Joseph went up from Galilee from the town of Nazareth to Judea,
to the city of David that is called Bethlehem…
to be enrolled with Mary, his betrothed, who was with child.
While they were there, the time came for her to have her child…
there was no room for them in the inn. Lk. 2:4, 5 & 7
Mary and Joseph waited peacefully in Nazareth the happy completion of their common desires (Baby Jesus’ birth), when an edict of the Emperor Augustus, dictated only by human motives, but secretly directed by Divine Wisdom, forced both saints spouses to go to Bethlehem; where David's family had its origin. Heir to his throne, it was there that the Messiah was to be born, as foretold the prophet Micah: «And you, Bethlehem, you're not the smallest of the cities of Judah, because of you will come the leader who will lead the people of Israel.»
Because they were poor and they did not have to live any other way that the fruits of their labor, this trip was very painful to them. But it was in Bethlehem that Mary and Joseph had especially to experience the effects of poverty. Tired from the long journey, no less exhausted by the various penalties that they have endured, they were looking where to stay. They had no relatives or friends there; it is to the hostelries they are forced to contact. They went knocking on every door, and all remain closed to them; from everywhere they were repelled, there was no place for them; they were too poor. Unfortunate inhabitants of Bethlehem, do you know who is the one you want to deny some hay to rest? Do you know which is the fruit she carries in her womb? If the wife of Emperor Augustus came down to you, she would not lack for a place to stay; and you dare to dismiss the daughter of the King of kings, the future Mother of the Messiah!...
And you, poor Mary, how many troubles you endured, because you saw the little charity of your countrymen! Your heart must grieved not upon yourself, because you like poverty and you also love refusals which are commonly the result of poverty; but upon this Divine Child you knew the birth was near, and that you would see deprived of all the most necessary care...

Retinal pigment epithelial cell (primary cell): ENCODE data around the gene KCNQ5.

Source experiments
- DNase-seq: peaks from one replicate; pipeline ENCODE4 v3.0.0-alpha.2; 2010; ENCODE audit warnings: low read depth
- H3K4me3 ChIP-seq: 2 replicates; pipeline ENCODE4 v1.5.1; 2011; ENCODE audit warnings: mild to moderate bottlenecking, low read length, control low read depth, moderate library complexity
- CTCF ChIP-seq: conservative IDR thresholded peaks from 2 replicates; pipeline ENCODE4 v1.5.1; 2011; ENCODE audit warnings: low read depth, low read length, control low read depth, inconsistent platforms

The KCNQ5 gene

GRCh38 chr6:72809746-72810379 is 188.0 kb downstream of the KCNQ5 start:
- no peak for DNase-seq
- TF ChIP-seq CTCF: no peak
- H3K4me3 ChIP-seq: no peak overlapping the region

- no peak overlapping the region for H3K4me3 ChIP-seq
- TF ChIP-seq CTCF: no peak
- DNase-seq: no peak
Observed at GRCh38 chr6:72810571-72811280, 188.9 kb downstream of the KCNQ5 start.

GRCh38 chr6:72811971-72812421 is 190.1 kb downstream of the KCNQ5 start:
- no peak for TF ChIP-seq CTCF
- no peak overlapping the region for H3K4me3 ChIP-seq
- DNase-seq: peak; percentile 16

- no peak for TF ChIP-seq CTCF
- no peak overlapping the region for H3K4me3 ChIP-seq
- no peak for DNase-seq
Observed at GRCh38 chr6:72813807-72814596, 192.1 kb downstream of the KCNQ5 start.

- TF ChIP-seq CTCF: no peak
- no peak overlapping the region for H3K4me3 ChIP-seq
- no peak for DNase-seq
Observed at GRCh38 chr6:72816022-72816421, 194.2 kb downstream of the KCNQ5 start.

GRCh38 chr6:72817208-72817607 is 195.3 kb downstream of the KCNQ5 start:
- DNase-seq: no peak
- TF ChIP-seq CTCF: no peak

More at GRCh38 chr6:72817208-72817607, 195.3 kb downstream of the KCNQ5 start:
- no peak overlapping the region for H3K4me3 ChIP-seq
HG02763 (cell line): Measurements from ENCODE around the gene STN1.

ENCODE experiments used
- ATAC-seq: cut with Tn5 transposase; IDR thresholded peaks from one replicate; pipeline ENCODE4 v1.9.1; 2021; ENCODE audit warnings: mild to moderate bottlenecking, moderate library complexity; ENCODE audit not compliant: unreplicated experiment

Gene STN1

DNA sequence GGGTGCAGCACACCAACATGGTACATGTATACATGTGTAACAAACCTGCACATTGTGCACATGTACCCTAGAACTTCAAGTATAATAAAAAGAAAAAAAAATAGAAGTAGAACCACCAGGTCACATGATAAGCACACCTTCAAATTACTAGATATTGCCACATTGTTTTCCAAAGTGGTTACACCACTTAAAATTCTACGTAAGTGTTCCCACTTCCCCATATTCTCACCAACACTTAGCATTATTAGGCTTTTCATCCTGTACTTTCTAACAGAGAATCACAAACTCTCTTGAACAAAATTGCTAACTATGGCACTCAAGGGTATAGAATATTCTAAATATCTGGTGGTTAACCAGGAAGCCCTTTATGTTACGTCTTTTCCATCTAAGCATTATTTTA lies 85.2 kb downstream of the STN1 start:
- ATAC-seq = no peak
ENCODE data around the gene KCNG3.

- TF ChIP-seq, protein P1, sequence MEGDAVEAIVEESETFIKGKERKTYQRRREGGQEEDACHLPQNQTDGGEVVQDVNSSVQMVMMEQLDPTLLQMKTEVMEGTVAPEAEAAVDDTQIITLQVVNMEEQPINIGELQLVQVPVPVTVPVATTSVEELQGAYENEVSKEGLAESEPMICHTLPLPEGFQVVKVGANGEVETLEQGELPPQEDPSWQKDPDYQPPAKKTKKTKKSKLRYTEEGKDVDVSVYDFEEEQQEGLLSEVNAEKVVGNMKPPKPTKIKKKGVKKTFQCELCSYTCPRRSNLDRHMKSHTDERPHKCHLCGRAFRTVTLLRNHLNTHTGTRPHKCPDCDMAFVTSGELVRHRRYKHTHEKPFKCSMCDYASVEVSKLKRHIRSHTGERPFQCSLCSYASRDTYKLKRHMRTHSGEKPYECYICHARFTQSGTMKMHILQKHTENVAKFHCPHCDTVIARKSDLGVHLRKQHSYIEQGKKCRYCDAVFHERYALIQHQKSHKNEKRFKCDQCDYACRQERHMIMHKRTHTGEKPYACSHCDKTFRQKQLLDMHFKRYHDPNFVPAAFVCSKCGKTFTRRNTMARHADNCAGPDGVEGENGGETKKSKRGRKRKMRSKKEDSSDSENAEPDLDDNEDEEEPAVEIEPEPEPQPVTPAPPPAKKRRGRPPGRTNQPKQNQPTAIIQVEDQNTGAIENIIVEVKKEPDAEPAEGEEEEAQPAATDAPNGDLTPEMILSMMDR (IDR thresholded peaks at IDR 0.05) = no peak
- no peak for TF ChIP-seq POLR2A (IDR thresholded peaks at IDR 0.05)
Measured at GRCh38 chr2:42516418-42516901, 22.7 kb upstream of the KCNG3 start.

Silence of the Blessed Virgin in respect of St. Joseph.
Joseph… decided to divorce her quietly.
Such was his intention when, behold,
the angel of the Lord appeared to him… Mt 1:19.20
Filled of the highest and most sublime favors, the Blessed Virgin had always about herself the most humble feelings.Her virtue does not stop there;Mary was not satisfied with to despise herself, she wants to be despised by others:she agrees to be taken like a great sinner, and in the eyes of Joseph, O my God! The husband she loved so much; the love of whom precisely she had so much reason to hold.
Mary spent three months in Hebron. On her return to Nazareth, Joseph could not help seeing her condition.He conceives suspicions mixed with extreme affliction.After many thoughts and worries, he is determined to return Mary to her parents... Mary saw her holy husband's anxiety; she could say only one word for he to fall at her feet:word she did not say it;and if the Lord had not taken up the cause of her chaste maid, if an angel had not come from Him to instruct Joseph about the operations of the Holy Spirit, they would have seen the Mother of the Son of God submitted to the most disgraceful humiliation ever.
Blessed Virgin you even perceive this humiliation, and you wait it calmly.Oh! How much reason has the Church to name you Queen of all saints!Who else but you could carry so far the love of humility? ...Let us honor Mary especially since she fled honors and accepted humiliations with the greater courage.
What was the occupation of the Blessed Virgin during the three months she spent with her pious relative? We can say that all her moments were shared between external charities and inside exercise of divine love: she was devoted to prayer all times that were not absorbed with her tender attentions to St. Elizabeth. Who could imagine the fervor of Mary? How vivid were her sighs for her Beloved? What holy ardor in her conversations with Him! All helped her to lift her soul towards the object of her love: she saw Him in everything and everywhere; each of her actions, even the most indifferent, was an elevation of the soul to the Author of all things, and therefore a prayer. Her immaculate heart was like that golden altar of which speaks Apocalypse, where the incense of fervent adoration burned continuously in the presence of the Lord; or rather, she herself was the holocaust that her own passions consumed without destroying it. This is how Mary gave us in her person the most perfect model of all souls devoted to the pursuit of perfection.